A critical question for both pollen and fungi allergy is: how much aeroallergen exposure is needed for an allergic person need to develop sensitization and or exacerbation of existing disease? Most studies of exacerbation have found non-linear responses to indoor and outdoor allergens, indicating a threshold level for response [40,90,91]. In addition to a threshold for clinical symptoms, threshold exposure levels have also been described for the release of biological and inflammatory mediators [92]. The threshold values for fungi spores are generally higher than for pollen grains and range from ≥100 spores/m3 for Alternaria, to ≥900 spores/m3 for Aspergillus/Penicillium, to ≥3000 spores/m3 for Cladosporium [93,94,95,96]. Although individuals vary widely in their reactivity to allergens, one proposed threshold for outdoor ragweed levels in the United States was estimated at 10 to 20 grains/m3 for a period of at least 15 min [40]. During peak ragweed season, concentrations in North America can reach 250 grains/m3, and they remain above 100 grains/m3 for most of the season [97]. Likewise with tree pollen in Ontario, where mean in-season values of 300 grains/m3 were recorded, with peaks reaching even higher [98]. Peaks reported for grass are somewhat lower, between 70 and 110 grains/m3 to precipitate symptoms [99].
The priming effect is another important phenomenon involved in our understanding of the induction of allergic symptoms. The priming effect describes the transition from a state of minimal symptoms out of season to noticeable/bothersome symptoms after sufficient exposure to an allergen. It is formally defined as an increase in reactivity of the nasal membrane following repeated exposure [100]. Individuals who are already experiencing symptoms due to a perennial allergen (dust, pets, etc.) [101] or to high levels of air pollution [64] are more sensitive to subsequent exposure to aeroallergens. Conversely, when individuals with multiple sensitizations are ‘primed’ by an ongoing pollen season, they react more readily to allergens found in the home environment, such as dust [10,101]. The priming effect is relevant to consider when developing pollen warning or forecasting system in conjunction with existing systems for outdoor air pollutants. It demonstrates that those who suffer from seasonal allergies may have the ability to initiate short-term treatment such as antihistamines or sublingual immunotherapy within the first 3–5 days of the season to block the development of severe symptoms. However, those who are already suffering from poorly controlled allergic rhinitis or asthma are in danger of reacting severely and almost immediately upon the arrival of pollen season due to pre-priming [102].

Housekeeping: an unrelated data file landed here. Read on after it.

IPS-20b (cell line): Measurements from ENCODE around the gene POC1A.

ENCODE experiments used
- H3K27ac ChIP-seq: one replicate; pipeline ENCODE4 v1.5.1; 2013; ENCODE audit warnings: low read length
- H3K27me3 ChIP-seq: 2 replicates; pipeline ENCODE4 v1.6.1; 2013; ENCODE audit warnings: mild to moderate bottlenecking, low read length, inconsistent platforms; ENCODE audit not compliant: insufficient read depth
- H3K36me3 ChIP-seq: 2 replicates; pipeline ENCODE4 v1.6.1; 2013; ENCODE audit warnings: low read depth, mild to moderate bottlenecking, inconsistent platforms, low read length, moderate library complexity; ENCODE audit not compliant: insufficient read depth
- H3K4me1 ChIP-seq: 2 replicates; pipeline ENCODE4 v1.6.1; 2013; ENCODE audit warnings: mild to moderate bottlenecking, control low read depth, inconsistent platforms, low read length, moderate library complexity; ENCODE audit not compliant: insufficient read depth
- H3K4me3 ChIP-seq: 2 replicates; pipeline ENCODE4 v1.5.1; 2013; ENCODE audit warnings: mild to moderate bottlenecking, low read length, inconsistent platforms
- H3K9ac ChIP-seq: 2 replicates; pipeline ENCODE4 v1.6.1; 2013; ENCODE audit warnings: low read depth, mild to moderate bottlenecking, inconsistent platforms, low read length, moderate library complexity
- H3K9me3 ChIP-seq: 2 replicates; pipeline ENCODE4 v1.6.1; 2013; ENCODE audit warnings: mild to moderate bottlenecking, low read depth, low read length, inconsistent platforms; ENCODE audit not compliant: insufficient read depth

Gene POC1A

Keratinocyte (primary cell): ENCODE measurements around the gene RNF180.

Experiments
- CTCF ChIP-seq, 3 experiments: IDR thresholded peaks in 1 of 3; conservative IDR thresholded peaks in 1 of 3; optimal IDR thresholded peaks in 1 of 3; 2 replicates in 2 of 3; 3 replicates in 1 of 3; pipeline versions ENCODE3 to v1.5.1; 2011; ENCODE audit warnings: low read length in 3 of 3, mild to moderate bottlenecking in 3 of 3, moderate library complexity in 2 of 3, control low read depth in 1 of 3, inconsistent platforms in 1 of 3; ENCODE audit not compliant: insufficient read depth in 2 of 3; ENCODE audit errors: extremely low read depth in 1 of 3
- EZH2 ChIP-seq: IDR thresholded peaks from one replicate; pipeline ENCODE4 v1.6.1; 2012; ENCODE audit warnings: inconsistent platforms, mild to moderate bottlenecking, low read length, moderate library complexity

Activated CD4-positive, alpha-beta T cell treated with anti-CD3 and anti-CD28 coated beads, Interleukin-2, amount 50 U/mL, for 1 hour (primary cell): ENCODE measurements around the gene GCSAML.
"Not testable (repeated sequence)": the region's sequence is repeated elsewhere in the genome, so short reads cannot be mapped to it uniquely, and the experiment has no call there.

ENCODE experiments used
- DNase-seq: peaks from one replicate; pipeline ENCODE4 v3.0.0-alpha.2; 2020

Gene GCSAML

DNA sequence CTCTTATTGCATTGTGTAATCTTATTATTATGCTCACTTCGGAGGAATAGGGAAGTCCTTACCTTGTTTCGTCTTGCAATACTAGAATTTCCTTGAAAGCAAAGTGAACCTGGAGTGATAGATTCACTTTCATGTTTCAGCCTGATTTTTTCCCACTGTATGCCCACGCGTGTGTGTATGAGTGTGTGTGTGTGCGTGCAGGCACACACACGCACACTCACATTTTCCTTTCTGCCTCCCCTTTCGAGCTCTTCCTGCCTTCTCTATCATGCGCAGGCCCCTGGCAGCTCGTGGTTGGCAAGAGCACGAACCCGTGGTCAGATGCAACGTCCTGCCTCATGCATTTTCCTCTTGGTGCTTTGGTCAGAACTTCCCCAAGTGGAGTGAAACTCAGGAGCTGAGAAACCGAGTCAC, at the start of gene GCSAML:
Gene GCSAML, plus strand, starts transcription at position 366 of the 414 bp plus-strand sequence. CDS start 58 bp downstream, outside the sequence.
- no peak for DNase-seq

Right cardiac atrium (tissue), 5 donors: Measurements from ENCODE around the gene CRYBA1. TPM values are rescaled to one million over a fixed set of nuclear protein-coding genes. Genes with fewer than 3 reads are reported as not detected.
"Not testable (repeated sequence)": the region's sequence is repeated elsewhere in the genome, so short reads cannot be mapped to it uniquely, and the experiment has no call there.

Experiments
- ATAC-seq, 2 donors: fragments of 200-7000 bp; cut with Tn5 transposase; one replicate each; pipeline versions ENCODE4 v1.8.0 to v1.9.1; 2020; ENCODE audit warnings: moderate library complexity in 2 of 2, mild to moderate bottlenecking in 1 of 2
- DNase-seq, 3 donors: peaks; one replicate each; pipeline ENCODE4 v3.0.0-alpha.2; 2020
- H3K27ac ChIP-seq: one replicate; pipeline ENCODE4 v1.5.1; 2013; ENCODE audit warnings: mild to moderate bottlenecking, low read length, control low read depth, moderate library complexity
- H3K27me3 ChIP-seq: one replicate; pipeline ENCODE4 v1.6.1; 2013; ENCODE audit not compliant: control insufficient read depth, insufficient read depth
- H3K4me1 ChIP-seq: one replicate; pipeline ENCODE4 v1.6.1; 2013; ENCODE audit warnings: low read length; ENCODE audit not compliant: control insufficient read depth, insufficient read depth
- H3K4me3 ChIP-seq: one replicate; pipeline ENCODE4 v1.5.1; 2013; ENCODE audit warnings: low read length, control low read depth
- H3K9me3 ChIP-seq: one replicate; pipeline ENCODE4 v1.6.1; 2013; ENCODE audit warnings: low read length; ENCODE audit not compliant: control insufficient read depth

2.8. Development of Respiratory Allergies: Risk/Protective Factors

The most promising mechanism that can explain the development of allergies involves interactions between individual genetic susceptibility and environmental exposures [103]. For example, gene–environment interactions have been demonstrated with changes in microRNA [3] and bronchial epithelial DNA methylation, after exposures to diesel exhaust [104]. For individuals with atopy-prone or immune modulated genotypes, environmental exposures play a role in the onset of an allergic disorder [105], including exposures to aeroallergens [2,106]. However, the environmental effect may be either detrimental or protective; Tovey et al. [91] found a non-linear relationship between mite allergen exposure and sensitization and asthma, with children on the lowest and highest quintile of exposure less likely to have both sensitization and asthma compared with the middle range of exposures.

2.9. Protective Factors

An environmental exposure can be considered as a protective factor if it is linked to decreased risk of the development of a specific condition [105].

2.9.1. Animals

An increasing number of studies indicate that exposure to domestic animals (pets or livestock) in early life decreases the risk of asthma [67], aeroallergen sensitization [107], and respiratory allergic disease as a whole [108]. The immune system modulation caused by these exposures is aligned with the hygiene hypothesis in which microbial exposures shift the immune response towards Th1 predominance [8,109,110].
Early and prolonged contact with animals [111] seems to have a protective effect against sensitization to aeroallergens, particularly if the exposure happens during the two first years of life [107]. The benefit appears to continue throughout the life course [112]. Exposures to farm animals seem to reduce specific aeroallergen IgE antibody production [113], particularly with higher exposures [114].

2.9.2. Breastfeeding